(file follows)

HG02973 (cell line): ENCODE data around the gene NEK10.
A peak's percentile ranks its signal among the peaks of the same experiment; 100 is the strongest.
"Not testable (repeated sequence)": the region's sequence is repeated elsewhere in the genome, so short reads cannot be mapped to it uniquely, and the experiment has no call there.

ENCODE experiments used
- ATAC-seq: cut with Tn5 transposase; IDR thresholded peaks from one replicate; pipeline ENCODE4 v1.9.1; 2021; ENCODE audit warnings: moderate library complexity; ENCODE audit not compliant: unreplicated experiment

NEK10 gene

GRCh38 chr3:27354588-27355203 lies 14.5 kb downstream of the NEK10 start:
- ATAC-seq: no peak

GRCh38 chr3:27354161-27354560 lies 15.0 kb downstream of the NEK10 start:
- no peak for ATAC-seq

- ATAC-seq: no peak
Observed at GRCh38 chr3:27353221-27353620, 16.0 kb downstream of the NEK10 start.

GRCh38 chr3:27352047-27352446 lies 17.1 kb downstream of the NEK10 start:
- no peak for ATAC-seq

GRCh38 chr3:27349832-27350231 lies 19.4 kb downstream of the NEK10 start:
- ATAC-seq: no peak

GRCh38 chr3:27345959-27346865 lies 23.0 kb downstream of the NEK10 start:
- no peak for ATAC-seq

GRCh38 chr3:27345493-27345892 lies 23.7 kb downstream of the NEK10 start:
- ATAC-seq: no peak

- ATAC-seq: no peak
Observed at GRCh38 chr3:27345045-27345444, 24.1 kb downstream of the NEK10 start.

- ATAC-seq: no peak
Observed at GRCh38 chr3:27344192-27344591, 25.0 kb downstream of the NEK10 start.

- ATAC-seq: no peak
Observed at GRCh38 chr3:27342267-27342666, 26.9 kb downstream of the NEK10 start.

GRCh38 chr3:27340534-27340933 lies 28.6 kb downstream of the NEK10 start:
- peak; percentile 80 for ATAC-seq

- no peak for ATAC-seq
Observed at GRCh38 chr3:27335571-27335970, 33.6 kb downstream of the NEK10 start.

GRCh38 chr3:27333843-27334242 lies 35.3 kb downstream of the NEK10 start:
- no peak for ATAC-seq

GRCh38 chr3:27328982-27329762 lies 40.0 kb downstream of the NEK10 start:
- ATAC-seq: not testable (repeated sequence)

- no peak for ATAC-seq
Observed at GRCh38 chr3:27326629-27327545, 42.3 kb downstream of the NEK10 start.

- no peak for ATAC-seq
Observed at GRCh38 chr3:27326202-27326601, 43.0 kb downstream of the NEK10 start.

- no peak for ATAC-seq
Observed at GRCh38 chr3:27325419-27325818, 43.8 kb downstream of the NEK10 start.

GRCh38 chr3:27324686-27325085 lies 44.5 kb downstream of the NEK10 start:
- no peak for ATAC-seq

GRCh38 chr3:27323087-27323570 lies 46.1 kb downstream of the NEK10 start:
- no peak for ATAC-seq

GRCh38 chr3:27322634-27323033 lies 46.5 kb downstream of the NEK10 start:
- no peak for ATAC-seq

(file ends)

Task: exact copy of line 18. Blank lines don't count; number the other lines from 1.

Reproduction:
- no peak for ATAC-seq